AOL Stands Against Badware Claim on Monday put AOL’s version 9.0 on its “Badware Watch List.” The anti-spyware group cites, among other factors, the inclusion of bundled software applications and nondisclosure of additional installed components as reasons for its concern.

The report is one in a recent series released by the group, which is backed by Harvard Law School’s Berkman Center for Internet & Society and Oxford University’s Oxford Internet Institute. It is part of an ongoing effort by the organization to battle harmful spyware programs.

“AOL is a trusted brand and has always been a leader in the fight against badware,” said John Palfrey, co-director of and executive director of the Berkman Center for Internet & Society at Harvard Law School.

“Clearly, AOL does not belong in the same category as the malicious badware providers we have previously identified, but the free version of AOL 9.0 that we tested, in our view, does not live up to the company’s rich legacy,” Palfrey continued.

Highlighting Bad Behavior

The report explains why AOL 9.0 is considered badware while calling on the Internet giant to provide users with proper information on exactly what they are putting on their computers, as well as a means to opt out or uninstall unwanted programs.

In its research, found that AOL 9.0 engages in several badware behaviors, such as installing additional and unnecessary software — including QuickTime, RealPlayer, Viewpoint Media Player and Pure Networks Port Magic — without informing users, and adding various components to Internet Explorer without disclosure.

The report claims AOL 9.0 also forces users to take unnecessary action. Once AOL 9.0 is installed, users are immediately prompted to update to their connectivity services by displaying a dialog box that can’t be closed otherwise. AOL 9.0 also adds AOL-centric shortcuts to a user’s Internet Explorer browser without permission, the group said, including the AOL Toolbar, additional icons and a favorites folder.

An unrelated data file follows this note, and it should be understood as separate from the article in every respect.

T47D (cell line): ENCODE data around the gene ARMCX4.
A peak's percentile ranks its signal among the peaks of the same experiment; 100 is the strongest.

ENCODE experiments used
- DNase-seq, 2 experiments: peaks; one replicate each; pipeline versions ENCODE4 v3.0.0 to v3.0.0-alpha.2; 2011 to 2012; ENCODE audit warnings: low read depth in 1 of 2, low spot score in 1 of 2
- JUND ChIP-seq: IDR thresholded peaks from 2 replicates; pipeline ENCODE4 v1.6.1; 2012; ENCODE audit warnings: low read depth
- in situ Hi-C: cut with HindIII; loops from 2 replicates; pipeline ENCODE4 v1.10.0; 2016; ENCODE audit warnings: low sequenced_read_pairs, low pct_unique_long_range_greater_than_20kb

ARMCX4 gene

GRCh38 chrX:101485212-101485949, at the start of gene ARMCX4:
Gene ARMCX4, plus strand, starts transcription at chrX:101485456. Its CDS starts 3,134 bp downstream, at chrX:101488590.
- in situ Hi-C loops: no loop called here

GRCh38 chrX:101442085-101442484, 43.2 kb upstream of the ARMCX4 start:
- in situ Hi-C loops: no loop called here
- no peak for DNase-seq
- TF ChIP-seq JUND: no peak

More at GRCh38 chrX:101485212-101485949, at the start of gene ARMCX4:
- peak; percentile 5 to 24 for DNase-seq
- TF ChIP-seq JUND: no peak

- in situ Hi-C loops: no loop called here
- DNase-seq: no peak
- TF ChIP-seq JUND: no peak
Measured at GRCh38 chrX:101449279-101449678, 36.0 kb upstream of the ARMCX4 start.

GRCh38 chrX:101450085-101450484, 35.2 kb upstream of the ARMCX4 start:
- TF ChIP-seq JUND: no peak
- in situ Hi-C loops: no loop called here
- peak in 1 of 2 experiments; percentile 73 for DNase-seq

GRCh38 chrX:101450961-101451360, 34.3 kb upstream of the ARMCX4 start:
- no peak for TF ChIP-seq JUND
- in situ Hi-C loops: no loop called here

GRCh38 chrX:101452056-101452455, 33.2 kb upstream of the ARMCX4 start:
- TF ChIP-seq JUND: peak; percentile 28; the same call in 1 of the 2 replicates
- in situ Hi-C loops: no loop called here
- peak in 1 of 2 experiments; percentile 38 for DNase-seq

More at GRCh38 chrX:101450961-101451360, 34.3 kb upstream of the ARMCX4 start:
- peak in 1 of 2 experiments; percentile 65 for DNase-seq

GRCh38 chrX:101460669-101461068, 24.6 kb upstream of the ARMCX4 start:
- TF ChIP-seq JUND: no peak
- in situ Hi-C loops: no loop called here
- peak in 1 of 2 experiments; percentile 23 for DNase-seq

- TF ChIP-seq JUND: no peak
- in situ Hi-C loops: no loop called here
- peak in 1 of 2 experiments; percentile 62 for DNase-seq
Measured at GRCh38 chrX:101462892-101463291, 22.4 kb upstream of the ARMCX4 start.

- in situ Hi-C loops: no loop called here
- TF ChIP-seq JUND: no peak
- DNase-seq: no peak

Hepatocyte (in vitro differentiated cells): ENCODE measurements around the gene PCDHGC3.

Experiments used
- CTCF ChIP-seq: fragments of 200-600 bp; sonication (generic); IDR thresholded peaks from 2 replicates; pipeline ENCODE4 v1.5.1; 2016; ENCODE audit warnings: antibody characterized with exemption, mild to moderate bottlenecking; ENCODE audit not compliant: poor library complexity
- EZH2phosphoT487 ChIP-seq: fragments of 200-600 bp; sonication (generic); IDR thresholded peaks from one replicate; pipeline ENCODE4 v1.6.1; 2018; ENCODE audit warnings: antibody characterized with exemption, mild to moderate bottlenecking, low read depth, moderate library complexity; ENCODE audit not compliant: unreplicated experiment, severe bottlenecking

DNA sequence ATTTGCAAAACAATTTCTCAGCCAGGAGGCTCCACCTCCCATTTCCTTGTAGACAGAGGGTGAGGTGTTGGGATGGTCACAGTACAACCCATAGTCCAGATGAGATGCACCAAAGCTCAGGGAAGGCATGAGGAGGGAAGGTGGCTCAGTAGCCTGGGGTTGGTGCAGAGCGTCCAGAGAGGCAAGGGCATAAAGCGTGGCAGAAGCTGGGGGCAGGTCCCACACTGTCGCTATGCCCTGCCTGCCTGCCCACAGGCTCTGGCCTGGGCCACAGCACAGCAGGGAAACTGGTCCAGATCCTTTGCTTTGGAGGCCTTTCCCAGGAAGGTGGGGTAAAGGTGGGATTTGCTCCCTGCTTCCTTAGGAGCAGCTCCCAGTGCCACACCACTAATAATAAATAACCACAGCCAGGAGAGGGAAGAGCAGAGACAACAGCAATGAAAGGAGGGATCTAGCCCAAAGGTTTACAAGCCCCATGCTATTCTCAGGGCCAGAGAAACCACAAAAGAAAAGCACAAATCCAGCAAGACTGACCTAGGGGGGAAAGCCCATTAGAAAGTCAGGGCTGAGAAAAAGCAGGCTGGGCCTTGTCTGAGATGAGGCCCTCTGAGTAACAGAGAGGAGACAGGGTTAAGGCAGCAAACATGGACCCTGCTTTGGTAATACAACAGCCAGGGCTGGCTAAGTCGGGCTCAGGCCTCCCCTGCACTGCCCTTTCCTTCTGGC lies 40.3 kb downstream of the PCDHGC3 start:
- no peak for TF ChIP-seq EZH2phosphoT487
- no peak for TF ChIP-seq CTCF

Informed Consent

“Mainstream software providers must make installation and integration of new software easy while also informed. That way, users are aware of what is happening to their machines, can exercise meaningful choice over updates, and are provided with the means to easily remove software should they change their minds,” said Jonathan Zittrain, co-director of and professor of Internet Governance and Regulation at Oxford University.

Zittrain conceded that what the group is calling for is a difficult balance to strike at a time when industry best practices are still unformed.

AOL’s Response

AOL spokesperson Andrew Weinstein wanted to make it clear that made an open query — not a definite indictment. AOL is in conversation with the group, Weinstein told TechNewsWorld, to address some of its concerns.

“We were a little surprised by the report,” he admitted. “As they note, AOL is different from anyone else they’ve reviewed. Our service is a valuable service for consumers that protects them and has nothing malicious in it.”

AOL had already planned to address some of the “minor disclosure issues” in the next version of its software, which is due for release in a few months. The company stands behind its track record for protecting its customers, Weinstein said.

Tying Up Loose Ends

Another behavior initially identified that leaves two AOL processes running after uninstallation appears to have already been fixed by AOL following notification last week of’s findings.

“Upon providing AOL with an advanced copy of our report, we have been very impressed with their response to identify and rectify potential problems,” Palfrey added. “We look forward to working with AOL to address the concerns that we are raising in our preliminary findings.”

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